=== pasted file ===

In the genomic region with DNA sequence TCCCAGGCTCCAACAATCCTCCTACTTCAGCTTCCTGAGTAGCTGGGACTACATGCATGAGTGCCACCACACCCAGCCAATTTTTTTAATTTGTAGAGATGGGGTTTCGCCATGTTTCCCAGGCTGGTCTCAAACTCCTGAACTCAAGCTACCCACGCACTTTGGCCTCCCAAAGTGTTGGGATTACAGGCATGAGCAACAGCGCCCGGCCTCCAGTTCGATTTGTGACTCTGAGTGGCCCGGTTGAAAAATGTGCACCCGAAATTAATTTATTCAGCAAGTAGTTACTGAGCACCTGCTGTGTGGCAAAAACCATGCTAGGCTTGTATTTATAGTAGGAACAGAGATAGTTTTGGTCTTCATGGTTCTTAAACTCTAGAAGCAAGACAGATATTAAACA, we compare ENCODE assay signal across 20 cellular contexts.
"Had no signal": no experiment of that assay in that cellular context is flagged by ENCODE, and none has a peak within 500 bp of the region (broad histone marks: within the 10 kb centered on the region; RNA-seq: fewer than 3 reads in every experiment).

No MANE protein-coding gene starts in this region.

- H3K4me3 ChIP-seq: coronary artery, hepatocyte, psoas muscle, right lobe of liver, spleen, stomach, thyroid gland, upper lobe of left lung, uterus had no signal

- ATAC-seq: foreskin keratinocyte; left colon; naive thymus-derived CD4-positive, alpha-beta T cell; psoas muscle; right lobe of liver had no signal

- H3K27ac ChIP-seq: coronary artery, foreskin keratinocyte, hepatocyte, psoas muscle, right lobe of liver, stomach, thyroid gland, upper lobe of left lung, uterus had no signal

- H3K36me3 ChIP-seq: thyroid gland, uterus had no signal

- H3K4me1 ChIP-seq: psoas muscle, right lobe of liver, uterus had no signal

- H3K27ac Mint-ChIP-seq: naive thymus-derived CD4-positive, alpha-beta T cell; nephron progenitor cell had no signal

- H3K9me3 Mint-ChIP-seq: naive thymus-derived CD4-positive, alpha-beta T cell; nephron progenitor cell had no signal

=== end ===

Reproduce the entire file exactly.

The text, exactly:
In the genomic region with DNA sequence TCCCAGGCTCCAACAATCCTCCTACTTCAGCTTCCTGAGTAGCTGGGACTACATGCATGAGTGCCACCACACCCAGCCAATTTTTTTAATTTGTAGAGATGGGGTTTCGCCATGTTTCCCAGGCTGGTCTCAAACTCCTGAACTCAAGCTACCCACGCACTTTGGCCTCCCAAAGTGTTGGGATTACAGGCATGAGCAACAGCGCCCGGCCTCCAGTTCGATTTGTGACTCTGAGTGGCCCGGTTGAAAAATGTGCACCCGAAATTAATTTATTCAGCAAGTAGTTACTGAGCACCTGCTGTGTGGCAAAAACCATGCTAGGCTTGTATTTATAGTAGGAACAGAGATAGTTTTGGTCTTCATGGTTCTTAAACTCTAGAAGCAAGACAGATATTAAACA, we compare ENCODE assay signal across 20 cellular contexts.
"Had no signal": no experiment of that assay in that cellular context is flagged by ENCODE, and none has a peak within 500 bp of the region (broad histone marks: within the 10 kb centered on the region; RNA-seq: fewer than 3 reads in every experiment).

No MANE protein-coding gene starts in this region.

- H3K4me3 ChIP-seq: coronary artery, hepatocyte, psoas muscle, right lobe of liver, spleen, stomach, thyroid gland, upper lobe of left lung, uterus had no signal

- ATAC-seq: foreskin keratinocyte; left colon; naive thymus-derived CD4-positive, alpha-beta T cell; psoas muscle; right lobe of liver had no signal

- H3K27ac ChIP-seq: coronary artery, foreskin keratinocyte, hepatocyte, psoas muscle, right lobe of liver, stomach, thyroid gland, upper lobe of left lung, uterus had no signal

- H3K36me3 ChIP-seq: thyroid gland, uterus had no signal

- H3K4me1 ChIP-seq: psoas muscle, right lobe of liver, uterus had no signal

- H3K27ac Mint-ChIP-seq: naive thymus-derived CD4-positive, alpha-beta T cell; nephron progenitor cell had no signal

- H3K9me3 Mint-ChIP-seq: naive thymus-derived CD4-positive, alpha-beta T cell; nephron progenitor cell had no signal